Saturday, October 11, 2014
Schefflera delavayi, one year later
Schefflera delavayi, October 2014
I wrote about Schefflera delavayi, one of the hardiest species of this primarily tropical and subtropical genus of the family Araliaceae, a year ago. For more information about this species and its background, please see my earlier article: Schefflera delavayi. (Interestingly, that article is now one of the top search results for this species name on Google.)
Schefflera delavayi, December 2013
I picked up my plant during a very enjoyable visit to Raleigh, North Carolina last summer for one of Plant Delights Nursery's open houses. The PDN catalog describes this species as hardy from zone "7b to 9b, at least", so this is definitely experimental in my zone 7a/b climate. Spring planting is usually preferable for marginally hardy plants, to allow them to get themselves established before winter. Because I got it in the ground so late in the growing season (August), I did protect the plant for the winter, first with a heavy mulch of autumn leaves, and then for a few days during our coldest weather in early January with an overturned plastic pot. I left it uncovered the rest of the winter and it came through with minimal damage.
Schefflera delavayi, winter protection (early January 2014, at 5 degrees F)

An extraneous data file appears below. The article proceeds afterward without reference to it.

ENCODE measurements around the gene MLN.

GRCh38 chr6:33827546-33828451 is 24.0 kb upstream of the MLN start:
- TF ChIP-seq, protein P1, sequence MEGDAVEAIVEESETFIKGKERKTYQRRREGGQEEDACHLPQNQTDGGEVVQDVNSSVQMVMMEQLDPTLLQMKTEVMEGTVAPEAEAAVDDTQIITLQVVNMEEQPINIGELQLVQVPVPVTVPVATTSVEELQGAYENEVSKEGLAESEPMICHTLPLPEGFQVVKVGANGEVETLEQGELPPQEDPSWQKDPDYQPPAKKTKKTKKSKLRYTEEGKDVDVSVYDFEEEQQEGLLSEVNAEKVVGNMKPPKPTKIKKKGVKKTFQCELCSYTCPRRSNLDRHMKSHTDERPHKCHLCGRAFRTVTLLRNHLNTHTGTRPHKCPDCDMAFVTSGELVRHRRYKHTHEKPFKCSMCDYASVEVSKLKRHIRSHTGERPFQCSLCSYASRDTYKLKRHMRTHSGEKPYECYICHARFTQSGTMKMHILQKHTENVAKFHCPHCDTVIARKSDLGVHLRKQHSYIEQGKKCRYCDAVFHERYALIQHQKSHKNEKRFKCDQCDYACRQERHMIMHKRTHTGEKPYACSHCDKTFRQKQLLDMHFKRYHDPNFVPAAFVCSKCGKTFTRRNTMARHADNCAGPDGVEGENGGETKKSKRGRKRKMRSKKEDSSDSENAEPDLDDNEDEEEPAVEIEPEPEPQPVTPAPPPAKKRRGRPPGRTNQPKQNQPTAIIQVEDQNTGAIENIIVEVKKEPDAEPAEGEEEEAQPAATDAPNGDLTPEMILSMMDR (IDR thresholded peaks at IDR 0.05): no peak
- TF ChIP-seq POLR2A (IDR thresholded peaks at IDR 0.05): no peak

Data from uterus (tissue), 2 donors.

Of course by "minimal damage" I mean it still had some green leaves left on it! A few leaves died and there was some (slight) evidence of cold damage but most of the damage was probably mechanical, from the overturned pot and from freezing rain and snow cover later in the winter. I was a bit nervous about its survival at first because it was very late to break dormancy, but finally began to put out new growth in early May. My plant gets direct sun for several hours in the morning, and bright shade for the rest of the day. When I planted it in my heavy clay-based soil, I gave it my standard amendment and fertilization of leaf compost mixed with green sand, bone meal, and dried blood. It has otherwise not received any fertilization, and the only care I gave it this year was occasional watering during our dry spells, and cutting back some faster-growing plants that threatened to shade it out.
Schefflera delavayi, new spring growth, May 2014
This species seems to have some variation in the degree of leaflet serration, with some in photos I've seen on the web having such deeply lobed leaflets that it's hard to believe this is all the same species. I'm not sure if this is due to variation in age, represents different collections of the species, or if some of these plants are just plain misidentified. The seedlings from which I selected my own plant showed a range of leaflet serration, and this may be a juvenile characteristic that is lost with age; the mature plant at PDN has leaflets with nearly entire (undivided) edges.
Schefflera delavayi, Plant Delights Nursery/Juniper Level Botanical Garden (August 2014)
Schefflera delavayi, JC Raulston Arboretum (August 2014)
Schefflera delavayi seems to do quite well in the Pacific Northwest but Tony Avent warned me that this species is slow-growing in our east coast climate. My own plant is still quite small, and while it didn't gain much stature this year it looks healthy and I'm pleased with its survival and growth. Maybe next year it will start to emerge above the other plants! There are several other supposedly hardy species of this genus now in cultivation, with S. taiwaniana being especially attractive. I may try this species eventually, although Tony warned me that he has tried it in Raleigh and found it wasn't sufficiently heat tolerant.